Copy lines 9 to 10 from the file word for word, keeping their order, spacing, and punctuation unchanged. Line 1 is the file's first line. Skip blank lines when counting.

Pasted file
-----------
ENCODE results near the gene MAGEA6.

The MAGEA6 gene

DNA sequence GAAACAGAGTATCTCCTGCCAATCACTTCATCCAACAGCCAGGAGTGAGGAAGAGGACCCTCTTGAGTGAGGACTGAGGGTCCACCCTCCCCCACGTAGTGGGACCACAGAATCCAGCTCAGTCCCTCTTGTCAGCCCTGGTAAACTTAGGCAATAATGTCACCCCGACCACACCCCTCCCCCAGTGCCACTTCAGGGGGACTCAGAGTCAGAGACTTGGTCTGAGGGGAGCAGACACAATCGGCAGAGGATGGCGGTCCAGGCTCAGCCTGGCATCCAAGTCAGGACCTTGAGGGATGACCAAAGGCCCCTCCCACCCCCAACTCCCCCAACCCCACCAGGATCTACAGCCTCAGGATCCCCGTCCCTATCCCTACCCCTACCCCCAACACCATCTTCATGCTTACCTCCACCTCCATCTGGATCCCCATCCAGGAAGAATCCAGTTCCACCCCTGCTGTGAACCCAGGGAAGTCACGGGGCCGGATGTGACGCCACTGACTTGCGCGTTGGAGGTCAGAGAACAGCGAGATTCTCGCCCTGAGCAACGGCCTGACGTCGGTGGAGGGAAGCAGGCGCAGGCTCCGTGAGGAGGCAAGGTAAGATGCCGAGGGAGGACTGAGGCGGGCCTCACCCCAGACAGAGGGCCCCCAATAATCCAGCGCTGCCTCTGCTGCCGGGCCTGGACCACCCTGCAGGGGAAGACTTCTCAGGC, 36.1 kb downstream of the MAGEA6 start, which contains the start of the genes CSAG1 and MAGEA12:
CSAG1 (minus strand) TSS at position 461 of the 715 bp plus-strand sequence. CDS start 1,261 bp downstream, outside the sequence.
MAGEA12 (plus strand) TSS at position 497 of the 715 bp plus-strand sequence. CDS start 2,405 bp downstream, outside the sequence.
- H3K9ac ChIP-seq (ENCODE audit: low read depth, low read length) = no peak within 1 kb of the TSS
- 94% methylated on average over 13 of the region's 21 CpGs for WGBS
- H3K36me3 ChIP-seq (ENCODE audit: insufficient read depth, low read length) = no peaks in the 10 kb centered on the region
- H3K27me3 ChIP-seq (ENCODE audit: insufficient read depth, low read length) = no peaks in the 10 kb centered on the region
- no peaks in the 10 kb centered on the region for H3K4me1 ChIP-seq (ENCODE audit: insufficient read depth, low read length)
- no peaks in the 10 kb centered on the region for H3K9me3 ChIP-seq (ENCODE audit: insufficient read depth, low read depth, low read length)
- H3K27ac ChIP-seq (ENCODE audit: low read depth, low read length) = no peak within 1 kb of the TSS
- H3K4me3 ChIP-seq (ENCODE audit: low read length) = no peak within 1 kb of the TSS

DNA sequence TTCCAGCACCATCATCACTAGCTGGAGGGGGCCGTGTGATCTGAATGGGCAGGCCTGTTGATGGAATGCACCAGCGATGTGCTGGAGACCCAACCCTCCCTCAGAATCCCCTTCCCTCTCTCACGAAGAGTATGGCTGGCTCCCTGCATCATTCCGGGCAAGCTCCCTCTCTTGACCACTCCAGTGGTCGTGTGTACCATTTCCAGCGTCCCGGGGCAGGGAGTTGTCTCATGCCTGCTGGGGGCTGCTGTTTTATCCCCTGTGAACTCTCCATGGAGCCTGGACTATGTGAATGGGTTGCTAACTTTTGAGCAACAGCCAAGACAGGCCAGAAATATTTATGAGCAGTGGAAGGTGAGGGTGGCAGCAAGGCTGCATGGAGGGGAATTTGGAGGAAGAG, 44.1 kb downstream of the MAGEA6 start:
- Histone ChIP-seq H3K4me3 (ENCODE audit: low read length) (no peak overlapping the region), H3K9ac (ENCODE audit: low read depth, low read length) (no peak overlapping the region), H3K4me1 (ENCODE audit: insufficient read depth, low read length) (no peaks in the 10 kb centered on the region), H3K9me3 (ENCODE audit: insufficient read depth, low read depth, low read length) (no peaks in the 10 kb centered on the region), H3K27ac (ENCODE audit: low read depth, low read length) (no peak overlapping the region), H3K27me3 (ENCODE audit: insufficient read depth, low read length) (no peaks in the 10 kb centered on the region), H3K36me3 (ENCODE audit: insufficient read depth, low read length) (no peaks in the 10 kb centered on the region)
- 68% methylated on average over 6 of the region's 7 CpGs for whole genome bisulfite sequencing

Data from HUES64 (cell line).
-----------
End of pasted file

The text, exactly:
- H3K27me3 ChIP-seq (ENCODE audit: insufficient read depth, low read length) = no peaks in the 10 kb centered on the region
- no peaks in the 10 kb centered on the region for H3K4me1 ChIP-seq (ENCODE audit: insufficient read depth, low read length)